Google GC David Drummond said the company will “review the feasibility of our business operations in China” after a cyber attack that resulted in the theft of its IP. What’s more, 20 other companies may have been targeted. The hackers also targeted Gmail accounts of civil rights activists, leading many to believe the Chinese government is behind them.
“In mid-December, we detected a highly sophisticated and targeted attack on our corporate infrastructure originating from China that resulted in the theft of intellectual property from Google,” Drummond wrote on Google’s blog. Google launched in China in 2006, agreeing to censor some search results. In the post, Drummond added that "We have decided we are no longer willing to continue censoring our results on Google.cn."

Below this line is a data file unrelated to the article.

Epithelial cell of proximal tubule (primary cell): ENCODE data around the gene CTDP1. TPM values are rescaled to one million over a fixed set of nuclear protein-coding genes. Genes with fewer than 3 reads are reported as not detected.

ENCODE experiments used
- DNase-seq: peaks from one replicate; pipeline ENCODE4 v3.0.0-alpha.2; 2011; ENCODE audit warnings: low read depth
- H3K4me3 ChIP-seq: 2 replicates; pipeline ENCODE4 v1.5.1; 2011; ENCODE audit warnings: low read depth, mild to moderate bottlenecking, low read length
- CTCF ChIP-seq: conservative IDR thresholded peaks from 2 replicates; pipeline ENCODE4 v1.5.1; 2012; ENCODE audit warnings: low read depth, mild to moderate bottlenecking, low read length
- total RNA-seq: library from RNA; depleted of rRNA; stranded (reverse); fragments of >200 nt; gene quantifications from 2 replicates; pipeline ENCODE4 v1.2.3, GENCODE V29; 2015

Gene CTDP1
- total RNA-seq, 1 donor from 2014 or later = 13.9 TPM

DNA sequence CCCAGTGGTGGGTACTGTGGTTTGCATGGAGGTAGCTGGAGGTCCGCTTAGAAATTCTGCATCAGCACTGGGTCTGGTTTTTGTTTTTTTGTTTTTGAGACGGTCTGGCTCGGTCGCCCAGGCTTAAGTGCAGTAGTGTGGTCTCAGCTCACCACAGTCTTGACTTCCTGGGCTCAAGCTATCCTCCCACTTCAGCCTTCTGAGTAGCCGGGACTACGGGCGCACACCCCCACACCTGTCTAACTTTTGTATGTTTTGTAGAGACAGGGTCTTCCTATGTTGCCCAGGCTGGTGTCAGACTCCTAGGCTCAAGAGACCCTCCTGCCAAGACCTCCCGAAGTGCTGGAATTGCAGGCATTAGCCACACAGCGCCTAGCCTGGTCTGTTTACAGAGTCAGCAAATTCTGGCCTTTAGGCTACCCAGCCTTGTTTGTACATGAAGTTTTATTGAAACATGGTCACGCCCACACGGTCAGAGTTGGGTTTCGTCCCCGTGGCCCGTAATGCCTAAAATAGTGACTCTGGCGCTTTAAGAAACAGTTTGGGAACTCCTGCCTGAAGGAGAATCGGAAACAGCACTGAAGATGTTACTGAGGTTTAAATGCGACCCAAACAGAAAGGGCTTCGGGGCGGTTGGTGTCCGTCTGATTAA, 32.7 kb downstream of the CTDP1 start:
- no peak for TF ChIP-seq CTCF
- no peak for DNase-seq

The Electronic Frontier Foundation in San Francisco applauded the move, and hoped it would give other companies the courage to take another look at their policies in China.
“I hope one thing lawyers will do is checking in with their clients and saying, ‘Are you sure you haven’t been compromised?’” said Cindy Cohn, legal director at the EFF.
“People who do any kind of Chinese democracy work should also be thinking about who is their ISP, and are they vulnerable.”
After the Iranian government cracked down on information flowing through Twitter and Facebook from unrest there last year, the EFF launched a tool called the Surveillance Self-Defense International, which provides technologies people can use to protect themselves from cyber attacks, including encryption.
— Amanda Royal
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